Follow on Google News
News By Tag
News By Place
Follow on Google News
World Champion Masters Boxer fights for autism and ADHD acceptance
By: Priceless Media
A proud Wiradjuri man from the Albury region of New South Wales, Buddy Oldman fights for those in need of inclusion and support every time he steps into the ring. As well as Aboriginal and mental health, autism and ADHD acceptance are very close to Buddy's heart, as he was recently diagnosed with ADHD himself, and both his son and grandson are neurodiverse and autistic. With every fight, he aims to break down the stigma surrounding autism and ADHD by dedicating his wins to those in the community who are neurodiverse.
"This isn't something we should only be talking about in April, this something we should be talking about every day," says Buddy Oldman. "Autism acceptance should be being talked about everywhere and all the time. We should be educating the next generation in our school system about embracing what makes people different, and not fearing it."
"Not only that, but boxing is the perfect sport for neurodiverse people," he continues. "Even with pad work, it allows you to focus in on the combinations at hand. I also know first-hand how good an emotional release boxing is. It's a sport for everyone, no matter who they are or where they come from."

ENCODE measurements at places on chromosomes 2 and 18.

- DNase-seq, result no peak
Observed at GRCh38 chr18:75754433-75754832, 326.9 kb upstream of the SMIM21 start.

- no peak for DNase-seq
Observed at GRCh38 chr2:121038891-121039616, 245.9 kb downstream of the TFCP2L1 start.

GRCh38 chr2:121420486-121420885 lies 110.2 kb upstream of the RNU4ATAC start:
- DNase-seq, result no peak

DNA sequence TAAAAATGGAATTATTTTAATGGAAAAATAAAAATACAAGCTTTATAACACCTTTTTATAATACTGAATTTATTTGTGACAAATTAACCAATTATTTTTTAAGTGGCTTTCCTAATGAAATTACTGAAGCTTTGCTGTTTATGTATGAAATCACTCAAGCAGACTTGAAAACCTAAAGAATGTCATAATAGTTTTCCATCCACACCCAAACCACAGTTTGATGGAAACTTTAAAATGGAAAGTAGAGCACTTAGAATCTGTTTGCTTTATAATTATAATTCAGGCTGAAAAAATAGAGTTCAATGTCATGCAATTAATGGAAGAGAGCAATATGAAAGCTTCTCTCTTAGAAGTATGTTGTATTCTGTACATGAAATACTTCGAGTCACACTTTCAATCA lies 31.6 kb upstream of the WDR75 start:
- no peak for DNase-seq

To the WGBC Masters World Champion, removing the stigma around such topics as mental health and neurodiversity is something worth fighting for, because he knows first-hand how destructive it is to keep quiet about it. Buddy struggled with PTSD and depression for much of his adult life because of the traumatic experience of being sexually assaulted as a child. When he took up the sport of boxing at the age of 48, his whole life changed. In a few short years, he has risen to be the 50 to 55 year Australian champion in the 71-75kg weight group.
Each time Buddy walks up to the ring, he is led by someone with mental health concerns, autism, or ADHD as a sign of inclusion in what he is doing. Buddy's next fight will be at the Gairy St Clair Superhero Fight Night on Friday, July 7, 2023, and he plans to be walked out by someone who needs to know that they are loved and accepted for who they are.
Buddy says, "These are the people I fight for; I don't fight for myself. My win is their win. If my win comes with a belt and a title, I donate the belt to them and dedicate my win to them. To me, that is how you show acceptance and inclusion."